Without big changes to lobbying transparency plans, lobbyists will continue to get paid by clients to meet, fund and influence our political leaders in secret.
By Tamasin Cave of the Alliance for Lobbying Transparency
David Cameron held “secret meetings” with big donors which were not declared, The Sunday Times (£) revealed yesterday in its follow up to last week’s ‘Cash for Cameron’ investigation.
The now ex-party treasurer Peter Cruddas and large donors met the prime minister at more than a dozen private events, it reported, none of which got a mention on a list published this week by Downing Street.
Among the fresh allegations is a document (pdf) written by the lobbyist and former Cameron aide, Sarah Southern, who was hired by the reporters. In it she outlines what her company Sarah Southern Consulting could do – for £15,000 a month – for the fake wealth fund executives.
Her proposal offers the following services:
• A series of introductions and meetings with key decision makers at the heart of government, “likely to include Ministers, MPs, Special Advisers, policy developers and key influencers within the Party and Coalition”;
• These meetings will provide the client with “the latest information and intelligence on current decision making and behind the scenes operation”;
• Meetings will also provide an opportunity for Ministers, MPs and their advisers to hear the views of the client “on a range of issues and suggestions for future direction on policy”.
There’s more besides in the 9-page document on the many clubs, conferences and dinners the clients can buy into to “engage and meet with senior Party people including the Cabinet and key MPs”.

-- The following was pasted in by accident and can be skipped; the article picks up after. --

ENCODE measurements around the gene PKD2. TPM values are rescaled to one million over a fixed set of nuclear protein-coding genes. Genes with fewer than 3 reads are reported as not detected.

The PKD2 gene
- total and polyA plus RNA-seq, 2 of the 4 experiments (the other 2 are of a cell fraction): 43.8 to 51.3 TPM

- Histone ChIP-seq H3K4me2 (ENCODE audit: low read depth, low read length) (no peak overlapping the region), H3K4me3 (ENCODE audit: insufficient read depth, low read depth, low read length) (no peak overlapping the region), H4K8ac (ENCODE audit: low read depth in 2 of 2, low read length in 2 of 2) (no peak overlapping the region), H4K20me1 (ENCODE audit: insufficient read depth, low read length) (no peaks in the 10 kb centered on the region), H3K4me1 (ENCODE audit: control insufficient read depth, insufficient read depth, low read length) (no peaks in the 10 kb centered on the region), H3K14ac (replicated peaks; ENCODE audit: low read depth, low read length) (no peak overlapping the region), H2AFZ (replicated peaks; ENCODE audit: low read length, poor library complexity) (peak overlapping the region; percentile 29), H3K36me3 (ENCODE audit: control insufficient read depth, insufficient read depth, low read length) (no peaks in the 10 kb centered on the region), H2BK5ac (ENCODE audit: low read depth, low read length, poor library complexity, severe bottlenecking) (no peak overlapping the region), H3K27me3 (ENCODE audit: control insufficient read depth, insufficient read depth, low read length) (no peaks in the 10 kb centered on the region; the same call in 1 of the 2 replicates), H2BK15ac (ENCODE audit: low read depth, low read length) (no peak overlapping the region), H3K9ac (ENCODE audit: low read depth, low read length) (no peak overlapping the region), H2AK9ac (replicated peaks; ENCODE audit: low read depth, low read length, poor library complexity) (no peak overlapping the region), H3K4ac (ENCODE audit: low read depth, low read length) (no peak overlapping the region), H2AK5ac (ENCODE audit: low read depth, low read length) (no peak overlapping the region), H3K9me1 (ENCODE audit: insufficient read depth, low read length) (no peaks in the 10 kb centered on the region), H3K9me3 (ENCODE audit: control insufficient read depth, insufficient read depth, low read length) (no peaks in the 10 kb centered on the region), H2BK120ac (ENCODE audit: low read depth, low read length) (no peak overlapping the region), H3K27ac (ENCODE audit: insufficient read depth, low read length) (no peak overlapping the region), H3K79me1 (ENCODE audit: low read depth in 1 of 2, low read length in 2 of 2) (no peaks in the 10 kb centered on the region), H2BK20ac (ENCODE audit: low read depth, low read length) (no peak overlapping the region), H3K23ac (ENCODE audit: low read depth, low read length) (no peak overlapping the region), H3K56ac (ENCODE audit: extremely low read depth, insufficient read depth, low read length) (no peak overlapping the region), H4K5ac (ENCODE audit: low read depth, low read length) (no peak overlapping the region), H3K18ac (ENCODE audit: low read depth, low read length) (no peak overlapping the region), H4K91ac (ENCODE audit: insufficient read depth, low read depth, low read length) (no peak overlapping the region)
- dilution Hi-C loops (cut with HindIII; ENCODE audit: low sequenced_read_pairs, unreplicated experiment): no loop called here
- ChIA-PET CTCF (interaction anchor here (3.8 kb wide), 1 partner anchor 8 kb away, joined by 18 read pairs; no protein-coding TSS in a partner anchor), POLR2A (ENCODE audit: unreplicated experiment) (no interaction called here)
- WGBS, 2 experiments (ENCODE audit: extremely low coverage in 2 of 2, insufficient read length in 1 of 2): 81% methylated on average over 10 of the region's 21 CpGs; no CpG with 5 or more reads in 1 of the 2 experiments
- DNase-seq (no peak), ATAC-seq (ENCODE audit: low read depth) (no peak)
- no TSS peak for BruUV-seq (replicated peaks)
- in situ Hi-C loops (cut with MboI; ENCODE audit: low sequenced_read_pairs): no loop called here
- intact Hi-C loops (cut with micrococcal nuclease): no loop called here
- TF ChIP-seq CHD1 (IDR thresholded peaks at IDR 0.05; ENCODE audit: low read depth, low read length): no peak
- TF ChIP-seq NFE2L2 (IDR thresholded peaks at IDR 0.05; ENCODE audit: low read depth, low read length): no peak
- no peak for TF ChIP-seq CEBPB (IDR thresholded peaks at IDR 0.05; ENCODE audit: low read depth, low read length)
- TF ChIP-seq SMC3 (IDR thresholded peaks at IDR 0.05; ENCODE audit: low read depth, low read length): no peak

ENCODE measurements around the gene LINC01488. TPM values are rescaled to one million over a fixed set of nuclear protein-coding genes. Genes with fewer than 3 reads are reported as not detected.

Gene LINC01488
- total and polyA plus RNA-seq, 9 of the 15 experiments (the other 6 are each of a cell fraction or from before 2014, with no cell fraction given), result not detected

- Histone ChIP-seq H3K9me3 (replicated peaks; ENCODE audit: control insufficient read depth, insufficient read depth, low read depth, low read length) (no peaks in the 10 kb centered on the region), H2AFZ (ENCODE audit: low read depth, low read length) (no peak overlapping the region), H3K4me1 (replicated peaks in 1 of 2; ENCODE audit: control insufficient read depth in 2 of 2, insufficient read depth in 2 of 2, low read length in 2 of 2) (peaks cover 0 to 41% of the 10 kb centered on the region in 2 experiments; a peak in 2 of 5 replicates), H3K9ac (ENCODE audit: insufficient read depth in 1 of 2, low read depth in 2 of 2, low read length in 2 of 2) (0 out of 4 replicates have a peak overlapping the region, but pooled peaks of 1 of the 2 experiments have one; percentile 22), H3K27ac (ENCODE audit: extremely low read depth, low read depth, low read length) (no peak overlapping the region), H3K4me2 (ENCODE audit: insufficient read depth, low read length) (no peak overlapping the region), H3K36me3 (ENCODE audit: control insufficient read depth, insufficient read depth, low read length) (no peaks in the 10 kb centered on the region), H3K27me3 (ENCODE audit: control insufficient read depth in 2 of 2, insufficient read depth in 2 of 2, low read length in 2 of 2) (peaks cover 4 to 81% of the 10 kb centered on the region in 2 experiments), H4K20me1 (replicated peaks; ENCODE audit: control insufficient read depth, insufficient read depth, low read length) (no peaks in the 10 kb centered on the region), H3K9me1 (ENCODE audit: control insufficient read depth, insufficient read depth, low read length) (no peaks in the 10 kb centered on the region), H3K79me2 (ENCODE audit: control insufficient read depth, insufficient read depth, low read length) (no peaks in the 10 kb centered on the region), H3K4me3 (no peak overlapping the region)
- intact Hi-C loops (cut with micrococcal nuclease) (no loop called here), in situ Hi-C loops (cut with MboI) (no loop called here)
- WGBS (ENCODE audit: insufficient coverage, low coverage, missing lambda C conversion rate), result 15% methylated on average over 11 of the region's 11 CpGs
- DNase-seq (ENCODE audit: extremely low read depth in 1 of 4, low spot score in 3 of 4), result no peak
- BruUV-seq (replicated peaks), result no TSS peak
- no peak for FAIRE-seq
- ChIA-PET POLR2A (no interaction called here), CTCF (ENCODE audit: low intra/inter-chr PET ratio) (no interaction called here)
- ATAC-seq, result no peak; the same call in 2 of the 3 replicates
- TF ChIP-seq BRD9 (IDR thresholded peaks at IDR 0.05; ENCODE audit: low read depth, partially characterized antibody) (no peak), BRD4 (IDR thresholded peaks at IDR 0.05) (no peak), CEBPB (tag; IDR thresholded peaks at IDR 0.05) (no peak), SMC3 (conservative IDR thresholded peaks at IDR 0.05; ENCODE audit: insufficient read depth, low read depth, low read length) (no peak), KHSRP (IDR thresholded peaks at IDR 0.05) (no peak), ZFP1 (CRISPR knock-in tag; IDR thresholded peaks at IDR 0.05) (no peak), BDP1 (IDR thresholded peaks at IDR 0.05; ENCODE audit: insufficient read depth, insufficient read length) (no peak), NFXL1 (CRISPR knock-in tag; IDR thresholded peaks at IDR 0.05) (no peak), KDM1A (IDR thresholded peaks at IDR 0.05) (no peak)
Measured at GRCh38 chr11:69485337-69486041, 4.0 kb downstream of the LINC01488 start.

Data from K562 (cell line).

• Who runs the Tory party – Cameron or his rich donors? 26 Nov 2010
But perhaps the most interesting paragraph is the final one:
“Confidentiality: Sarah Southern Consulting operates on a strictly confidential basis. Clients are not revealed through any marketing materials… Client names are only revealed with the approval of the client… Discretion and confidentiality will be maintained.”
This is two fingers to the government’s pledge on lobbying transparency from someone who “spent more time in the first third of  with DC than I did with anybody else in my life”, “planning and executing David Cameron’s events and visits prior to and during the General Election”. She was perhaps too busy to listen to DC’s speech in February 2010 predicting that lobbying is “the next big scandal” and his pledge to “be the party that sorts all this out”.
At the moment, without statutory regulation for lobbyists, the likes of Sarah Southern (and the lobbying industry is littered with former party workers) are free to operate in secret. And under the government’s proposals to regulate lobbyists… the vast majority of lobbyists will stay under the radar.
The proposals are a sham. Without fundamental changes to its plans, lobbyists will continue to get paid by clients to meet, fund and influence our political leaders in secret. Cue another scandal.